balance made Counter-Strike a trailblazer (along with Quake III) for
online competitive gaming organizations such as the E-Sports
Entertainment Association League. Players formed teams, usually called
clans, to practice in scrimmages against one another in hopes of landing
that ever-elusive CAL-i invite (a now-defunct invite-only pro league,
which was basically Counter-Strike's NFL). Many legends were born
through the game, too. Though Johnathan Wendel (who goes by Fatal1ty in
the professional scene) got his start in Quake III Arena, he became a
feared Counter-Strike legend, and many strived to gain similar
recognition. Some, such as Kyle "ksharp" Miller and Patrik "f0rest"
Lindberg, even succeeded.
Of course, Counter-Strike did
evolve over time, as Valve released the updated Source and, later, Global Offensive versions, which provided a visual overhaul for the
series in addition to minor gameplay tweaks. These updates ruffled some
feathers within the community, but many adopted them due to the fact
that Valve hadn't tinkered much with the underlying mechanics that had
made the game so appealing in the first place. And, because Valve didn't
overwrite any pre-existing code when these projects were launched,
everyone who loved Counter-Strike could continue playing whichever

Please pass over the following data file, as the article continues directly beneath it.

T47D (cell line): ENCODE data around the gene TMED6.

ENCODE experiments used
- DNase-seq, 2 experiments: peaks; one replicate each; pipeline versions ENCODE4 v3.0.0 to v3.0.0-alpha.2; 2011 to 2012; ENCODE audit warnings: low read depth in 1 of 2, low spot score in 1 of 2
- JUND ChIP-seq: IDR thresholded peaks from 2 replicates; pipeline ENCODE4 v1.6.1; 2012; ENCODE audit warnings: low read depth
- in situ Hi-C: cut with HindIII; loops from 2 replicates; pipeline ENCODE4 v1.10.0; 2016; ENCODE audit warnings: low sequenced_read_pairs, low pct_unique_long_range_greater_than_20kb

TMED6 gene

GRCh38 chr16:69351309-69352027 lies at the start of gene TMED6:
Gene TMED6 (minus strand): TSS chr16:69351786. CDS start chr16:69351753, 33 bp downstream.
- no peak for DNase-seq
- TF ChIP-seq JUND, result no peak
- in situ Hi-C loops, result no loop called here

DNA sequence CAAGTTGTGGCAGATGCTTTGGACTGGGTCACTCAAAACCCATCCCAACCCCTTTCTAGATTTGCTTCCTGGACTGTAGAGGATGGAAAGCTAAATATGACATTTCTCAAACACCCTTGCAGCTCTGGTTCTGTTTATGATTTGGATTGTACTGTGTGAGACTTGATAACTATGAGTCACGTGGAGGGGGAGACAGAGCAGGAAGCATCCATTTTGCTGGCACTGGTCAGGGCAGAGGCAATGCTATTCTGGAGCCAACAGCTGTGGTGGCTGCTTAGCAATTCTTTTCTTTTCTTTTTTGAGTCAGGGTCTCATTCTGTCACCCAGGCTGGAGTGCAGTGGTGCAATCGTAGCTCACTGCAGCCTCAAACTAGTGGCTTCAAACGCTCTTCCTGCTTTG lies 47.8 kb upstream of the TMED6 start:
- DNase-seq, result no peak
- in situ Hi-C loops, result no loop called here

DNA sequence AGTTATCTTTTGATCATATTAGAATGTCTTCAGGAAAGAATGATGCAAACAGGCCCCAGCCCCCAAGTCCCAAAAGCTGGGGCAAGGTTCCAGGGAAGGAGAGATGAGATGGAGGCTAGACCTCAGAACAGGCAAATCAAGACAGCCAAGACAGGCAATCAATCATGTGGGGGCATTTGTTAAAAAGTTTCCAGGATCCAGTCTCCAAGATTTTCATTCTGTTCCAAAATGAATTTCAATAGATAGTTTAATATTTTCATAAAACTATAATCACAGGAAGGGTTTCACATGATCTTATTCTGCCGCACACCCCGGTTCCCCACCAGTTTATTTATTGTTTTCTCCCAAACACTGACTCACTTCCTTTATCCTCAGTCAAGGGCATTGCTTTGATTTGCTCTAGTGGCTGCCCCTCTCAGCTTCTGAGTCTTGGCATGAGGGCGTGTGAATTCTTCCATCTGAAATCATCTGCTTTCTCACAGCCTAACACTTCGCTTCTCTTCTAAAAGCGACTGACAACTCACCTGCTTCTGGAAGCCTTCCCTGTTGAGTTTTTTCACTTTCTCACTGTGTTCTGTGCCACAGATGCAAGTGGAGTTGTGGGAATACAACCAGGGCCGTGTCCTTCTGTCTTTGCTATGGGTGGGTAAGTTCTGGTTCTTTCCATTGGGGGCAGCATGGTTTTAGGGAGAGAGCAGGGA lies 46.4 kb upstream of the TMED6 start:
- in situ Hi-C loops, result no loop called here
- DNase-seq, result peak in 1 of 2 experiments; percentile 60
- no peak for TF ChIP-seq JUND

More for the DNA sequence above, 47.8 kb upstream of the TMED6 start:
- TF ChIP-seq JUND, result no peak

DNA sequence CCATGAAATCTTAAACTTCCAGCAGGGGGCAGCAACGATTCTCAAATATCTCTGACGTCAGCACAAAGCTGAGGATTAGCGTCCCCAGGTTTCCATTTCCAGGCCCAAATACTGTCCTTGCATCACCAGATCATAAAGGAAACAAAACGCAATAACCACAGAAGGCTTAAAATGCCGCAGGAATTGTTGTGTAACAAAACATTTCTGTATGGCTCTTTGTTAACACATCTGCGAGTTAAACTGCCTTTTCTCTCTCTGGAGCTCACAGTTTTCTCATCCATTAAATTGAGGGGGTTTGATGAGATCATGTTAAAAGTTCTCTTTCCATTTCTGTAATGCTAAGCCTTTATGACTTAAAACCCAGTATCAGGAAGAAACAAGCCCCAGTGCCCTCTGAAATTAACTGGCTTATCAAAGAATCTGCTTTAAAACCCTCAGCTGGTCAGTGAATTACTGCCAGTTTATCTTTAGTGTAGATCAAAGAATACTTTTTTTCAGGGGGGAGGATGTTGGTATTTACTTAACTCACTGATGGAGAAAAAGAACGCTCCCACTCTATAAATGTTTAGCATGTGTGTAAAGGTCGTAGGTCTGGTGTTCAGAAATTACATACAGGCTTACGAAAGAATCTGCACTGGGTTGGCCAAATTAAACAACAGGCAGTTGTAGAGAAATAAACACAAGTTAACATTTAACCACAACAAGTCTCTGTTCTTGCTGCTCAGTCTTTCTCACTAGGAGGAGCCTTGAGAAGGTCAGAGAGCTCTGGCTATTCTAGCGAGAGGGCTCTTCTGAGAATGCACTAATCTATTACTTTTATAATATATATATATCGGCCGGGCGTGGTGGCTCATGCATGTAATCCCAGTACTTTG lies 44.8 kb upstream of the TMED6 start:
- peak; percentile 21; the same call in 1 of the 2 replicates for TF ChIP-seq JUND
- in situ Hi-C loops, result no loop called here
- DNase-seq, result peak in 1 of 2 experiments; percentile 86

version they preferred. You can still hop into a 1.6 match nine years
after its release to experience a familiar glimpse at the game's earlier
Counter-Strike's greatest achievement is that it's a testament to what
the modding community is capable of. It did, after all, begin as a mod
for Half-Life--a mod that Valve later purchased the rights to and
developed into a fully realized game. There were even mods within
the mod. Counter-Strike is where the popular Gun Game mode was born;
there were player-made "Protect the VIP" modes, and tons of
user-generated zombie survival games, which went on to inspire Valve's Left 4 Dead series.
now, the Counter-Strike community continues to expand as more and more
mods are introduced. Owning a copy of any version of the game means you
have access to tons of player-made ones--and who knows which of these
will be adopted into full games, or inspire new modes in already-popular
is undoubtedly influential, but it's also one of the most intelligent
shooters ever designed. It has incredibly tight and balanced gunplay,
amazing map composition, and supports one of the largest modding
communities out there. Sure, it doesn't have fancy unlocks or a
score-driven economy--but the fact that it still has a substantial
playerbase 12 years after its inception says a lot about its design.
It's a game that refuses to adopt the trends of its competitors. Much
like its community, Counter-Strike is resistant to change. That's fine
with us. It doesn't need to.
"Why _____ is one of the greatest games ever made" is a weekly feature that goes through GamesRadar's list of the 100 best games of all time and highlights different titles, explaining why they're on the list, what makes them so amazing, and why we love them so much.